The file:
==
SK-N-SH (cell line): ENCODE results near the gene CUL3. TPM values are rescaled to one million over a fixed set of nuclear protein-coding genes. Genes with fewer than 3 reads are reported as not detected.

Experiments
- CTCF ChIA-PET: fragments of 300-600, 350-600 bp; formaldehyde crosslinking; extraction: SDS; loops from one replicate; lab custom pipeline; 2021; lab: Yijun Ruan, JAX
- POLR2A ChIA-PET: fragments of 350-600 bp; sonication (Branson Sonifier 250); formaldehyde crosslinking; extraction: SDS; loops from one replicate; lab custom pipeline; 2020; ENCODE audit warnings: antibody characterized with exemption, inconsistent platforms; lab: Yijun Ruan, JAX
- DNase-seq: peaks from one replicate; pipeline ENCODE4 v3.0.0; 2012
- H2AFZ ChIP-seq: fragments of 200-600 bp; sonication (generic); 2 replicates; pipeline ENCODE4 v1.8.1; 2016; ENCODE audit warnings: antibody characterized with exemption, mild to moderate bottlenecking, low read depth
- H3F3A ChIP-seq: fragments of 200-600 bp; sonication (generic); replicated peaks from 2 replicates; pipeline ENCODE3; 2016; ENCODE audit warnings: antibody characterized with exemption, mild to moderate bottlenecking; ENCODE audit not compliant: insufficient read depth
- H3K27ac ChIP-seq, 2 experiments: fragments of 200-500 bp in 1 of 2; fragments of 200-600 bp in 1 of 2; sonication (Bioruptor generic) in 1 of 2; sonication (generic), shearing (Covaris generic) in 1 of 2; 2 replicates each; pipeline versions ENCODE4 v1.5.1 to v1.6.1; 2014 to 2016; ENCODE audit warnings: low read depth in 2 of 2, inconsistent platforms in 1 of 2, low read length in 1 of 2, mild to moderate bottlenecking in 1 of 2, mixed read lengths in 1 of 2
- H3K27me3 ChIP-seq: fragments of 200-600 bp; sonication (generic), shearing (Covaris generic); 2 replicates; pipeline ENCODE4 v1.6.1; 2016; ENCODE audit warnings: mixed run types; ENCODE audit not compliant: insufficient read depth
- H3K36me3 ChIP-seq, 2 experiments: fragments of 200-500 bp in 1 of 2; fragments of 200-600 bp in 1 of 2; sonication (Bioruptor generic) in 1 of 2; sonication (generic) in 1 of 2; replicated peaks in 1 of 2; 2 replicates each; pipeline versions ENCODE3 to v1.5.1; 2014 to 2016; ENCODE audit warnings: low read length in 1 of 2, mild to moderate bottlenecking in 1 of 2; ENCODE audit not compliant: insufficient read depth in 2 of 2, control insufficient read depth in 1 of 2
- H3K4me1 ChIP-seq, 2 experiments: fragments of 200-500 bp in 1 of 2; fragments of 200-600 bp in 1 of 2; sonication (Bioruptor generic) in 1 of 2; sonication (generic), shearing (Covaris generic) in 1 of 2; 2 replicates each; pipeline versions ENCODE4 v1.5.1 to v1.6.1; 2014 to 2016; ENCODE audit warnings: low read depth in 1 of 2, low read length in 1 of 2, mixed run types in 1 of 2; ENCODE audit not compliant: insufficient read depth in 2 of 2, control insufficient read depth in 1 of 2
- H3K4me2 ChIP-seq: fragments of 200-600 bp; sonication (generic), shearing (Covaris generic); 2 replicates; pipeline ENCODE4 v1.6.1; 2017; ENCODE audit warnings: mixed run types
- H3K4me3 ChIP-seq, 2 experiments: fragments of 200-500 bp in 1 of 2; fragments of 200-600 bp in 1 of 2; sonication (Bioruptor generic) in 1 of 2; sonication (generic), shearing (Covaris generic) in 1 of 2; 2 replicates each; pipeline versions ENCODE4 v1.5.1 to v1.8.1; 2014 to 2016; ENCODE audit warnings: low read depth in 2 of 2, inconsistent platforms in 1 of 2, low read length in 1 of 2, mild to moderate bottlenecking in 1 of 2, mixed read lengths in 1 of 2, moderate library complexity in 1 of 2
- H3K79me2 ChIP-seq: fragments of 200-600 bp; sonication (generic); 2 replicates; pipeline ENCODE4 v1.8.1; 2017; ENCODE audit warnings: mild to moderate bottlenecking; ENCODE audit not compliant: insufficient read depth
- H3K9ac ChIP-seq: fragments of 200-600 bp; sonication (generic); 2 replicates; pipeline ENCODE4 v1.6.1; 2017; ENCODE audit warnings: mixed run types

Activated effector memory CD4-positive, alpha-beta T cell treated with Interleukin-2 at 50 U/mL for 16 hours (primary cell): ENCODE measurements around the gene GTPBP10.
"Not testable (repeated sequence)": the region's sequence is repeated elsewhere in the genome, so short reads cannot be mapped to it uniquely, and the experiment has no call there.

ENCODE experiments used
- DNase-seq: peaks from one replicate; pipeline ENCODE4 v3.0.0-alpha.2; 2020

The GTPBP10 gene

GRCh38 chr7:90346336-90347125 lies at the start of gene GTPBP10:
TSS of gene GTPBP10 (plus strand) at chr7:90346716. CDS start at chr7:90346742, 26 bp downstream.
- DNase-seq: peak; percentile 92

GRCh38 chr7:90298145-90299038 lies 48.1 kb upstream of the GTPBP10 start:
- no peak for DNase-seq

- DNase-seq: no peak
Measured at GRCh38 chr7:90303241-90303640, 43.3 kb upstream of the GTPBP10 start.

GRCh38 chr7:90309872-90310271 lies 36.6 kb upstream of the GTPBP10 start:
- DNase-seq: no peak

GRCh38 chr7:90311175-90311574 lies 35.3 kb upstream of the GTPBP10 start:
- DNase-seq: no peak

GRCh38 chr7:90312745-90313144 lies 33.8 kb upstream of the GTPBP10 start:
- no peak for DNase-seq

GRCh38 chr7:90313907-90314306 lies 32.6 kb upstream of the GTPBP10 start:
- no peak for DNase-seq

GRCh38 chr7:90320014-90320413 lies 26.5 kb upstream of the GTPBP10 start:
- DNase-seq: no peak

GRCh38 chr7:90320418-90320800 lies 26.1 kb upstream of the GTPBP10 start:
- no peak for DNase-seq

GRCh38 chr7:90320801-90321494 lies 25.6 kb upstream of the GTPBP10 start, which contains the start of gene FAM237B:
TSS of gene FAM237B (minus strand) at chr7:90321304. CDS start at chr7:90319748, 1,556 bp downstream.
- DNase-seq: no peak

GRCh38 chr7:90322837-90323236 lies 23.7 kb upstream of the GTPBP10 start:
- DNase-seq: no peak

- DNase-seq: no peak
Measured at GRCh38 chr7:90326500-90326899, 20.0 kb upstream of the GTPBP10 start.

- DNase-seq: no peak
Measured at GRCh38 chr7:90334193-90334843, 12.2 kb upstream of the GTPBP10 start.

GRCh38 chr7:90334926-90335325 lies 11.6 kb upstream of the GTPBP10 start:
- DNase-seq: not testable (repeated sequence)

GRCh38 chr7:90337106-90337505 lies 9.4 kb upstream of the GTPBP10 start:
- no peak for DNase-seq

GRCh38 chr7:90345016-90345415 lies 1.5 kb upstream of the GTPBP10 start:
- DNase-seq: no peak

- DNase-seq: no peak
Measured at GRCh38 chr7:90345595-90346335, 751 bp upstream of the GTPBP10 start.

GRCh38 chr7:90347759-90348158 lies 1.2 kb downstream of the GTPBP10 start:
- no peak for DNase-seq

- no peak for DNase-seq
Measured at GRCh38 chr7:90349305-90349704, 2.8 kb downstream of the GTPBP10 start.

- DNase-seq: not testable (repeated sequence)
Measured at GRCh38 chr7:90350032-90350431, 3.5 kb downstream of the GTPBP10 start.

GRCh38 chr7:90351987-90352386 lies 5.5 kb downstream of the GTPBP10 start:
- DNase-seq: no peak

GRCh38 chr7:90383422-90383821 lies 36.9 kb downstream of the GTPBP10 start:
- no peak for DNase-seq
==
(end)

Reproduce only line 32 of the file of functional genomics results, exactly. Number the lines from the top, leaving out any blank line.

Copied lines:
GRCh38 chr7:90312745-90313144 lies 33.8 kb upstream of the GTPBP10 start: